Turkey’s state-run and public-funded Radio and Television Corporation (TRT) has announced on Monday that it launched an investigation into a news presenter who on live broadcast said the Turkish military was targeting civilians during an ongoing military campaign to capture the Syrian Kurdish enclave of Afrin.
“Our reporter relayed that the Turkish armed forces were attacking civilians right from this point,” news presenter Tugba Dalkılıç told viewers during a Sunday live broadcast that showed a location purported to be Mt Bursaya which the Turkish troops was trying to capture from the US-backed Kurdish armed groups.
“The Turkish armed forces were staging bombardments from this strategic position on the civilian population,” Dalkılıç repeated for the second time.
According to TRT, the presenter said those words were a pure accident and out of “excitement of live broadcast.”
“After this sad mistake, our speaker has immediately been withdrawn from the air, and a new friend was assigned to replace her. Also, an investigation has been launched against our speaker,” a statement by TRT’s news division read.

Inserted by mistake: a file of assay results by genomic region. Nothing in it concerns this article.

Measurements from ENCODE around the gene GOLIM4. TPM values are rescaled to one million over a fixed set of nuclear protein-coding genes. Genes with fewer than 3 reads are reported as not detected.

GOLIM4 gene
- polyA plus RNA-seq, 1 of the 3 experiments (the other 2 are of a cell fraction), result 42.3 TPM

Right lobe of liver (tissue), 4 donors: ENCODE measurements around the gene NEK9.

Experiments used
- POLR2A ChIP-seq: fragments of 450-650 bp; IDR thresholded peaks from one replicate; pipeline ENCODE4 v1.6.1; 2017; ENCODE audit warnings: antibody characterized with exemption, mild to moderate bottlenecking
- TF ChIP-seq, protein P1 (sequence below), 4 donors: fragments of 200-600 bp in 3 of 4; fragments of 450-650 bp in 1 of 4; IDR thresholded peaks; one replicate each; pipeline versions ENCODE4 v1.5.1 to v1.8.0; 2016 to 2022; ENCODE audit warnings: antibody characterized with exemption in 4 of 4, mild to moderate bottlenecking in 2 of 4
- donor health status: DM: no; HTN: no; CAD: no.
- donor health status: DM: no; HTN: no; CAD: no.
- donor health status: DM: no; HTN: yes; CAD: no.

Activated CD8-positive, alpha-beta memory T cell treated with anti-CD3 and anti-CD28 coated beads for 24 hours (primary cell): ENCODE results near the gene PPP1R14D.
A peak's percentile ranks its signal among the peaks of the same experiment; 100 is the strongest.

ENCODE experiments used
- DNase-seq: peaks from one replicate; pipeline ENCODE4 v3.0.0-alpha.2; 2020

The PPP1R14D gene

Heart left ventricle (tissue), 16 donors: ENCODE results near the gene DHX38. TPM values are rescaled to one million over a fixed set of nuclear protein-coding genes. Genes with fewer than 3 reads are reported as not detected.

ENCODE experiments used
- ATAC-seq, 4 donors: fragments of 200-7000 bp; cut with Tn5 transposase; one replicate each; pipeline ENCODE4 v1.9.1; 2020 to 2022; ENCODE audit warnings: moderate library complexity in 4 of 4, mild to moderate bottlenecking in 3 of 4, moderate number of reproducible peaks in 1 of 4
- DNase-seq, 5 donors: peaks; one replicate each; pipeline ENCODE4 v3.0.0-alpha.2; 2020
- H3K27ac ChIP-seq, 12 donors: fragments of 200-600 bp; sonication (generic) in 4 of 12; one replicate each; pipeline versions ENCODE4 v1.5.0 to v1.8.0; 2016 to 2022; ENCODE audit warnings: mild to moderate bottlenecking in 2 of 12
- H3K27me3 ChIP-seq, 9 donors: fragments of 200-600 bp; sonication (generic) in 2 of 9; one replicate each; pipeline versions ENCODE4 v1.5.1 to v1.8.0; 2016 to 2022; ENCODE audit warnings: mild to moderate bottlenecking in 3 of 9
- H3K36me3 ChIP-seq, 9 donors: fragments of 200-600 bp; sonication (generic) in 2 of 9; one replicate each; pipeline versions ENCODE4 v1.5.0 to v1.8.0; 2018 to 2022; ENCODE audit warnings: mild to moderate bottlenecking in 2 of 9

According to Kurdistan24 news outlet, local medical sources in Afrin have confirmed that Turkish military attacks have killed 60 civilians so far, among them 26 children, and wounded over 150 others.
Dalkılıç herself apologized on Twitter, saying she meant to say the outlawed Kurdistan Workers’ Party (PKK) was “targeting civilians.” “I deeply apologize in front of the public,” she noted.
Meanwhile, Oktay Candemir, a former reporter for the pro-Kurdish DİHA news agency was detained in the eastern province of Van on Monday. Candemir was taken into custody due to his reports on Turkey’s recent offensive in Syria’s Afrin, pro-Kurdish Fırat news agency (ANF) reported.
On Jan 20, Turkish troops entered Afrin area, which is controlled by the outlawed Kurdistan Workers’ Party’s (PKK) extension PYD. While most political parties in Turkey welcomed the offensive, police have detained, among others, many journalists for criticizing the operation since then.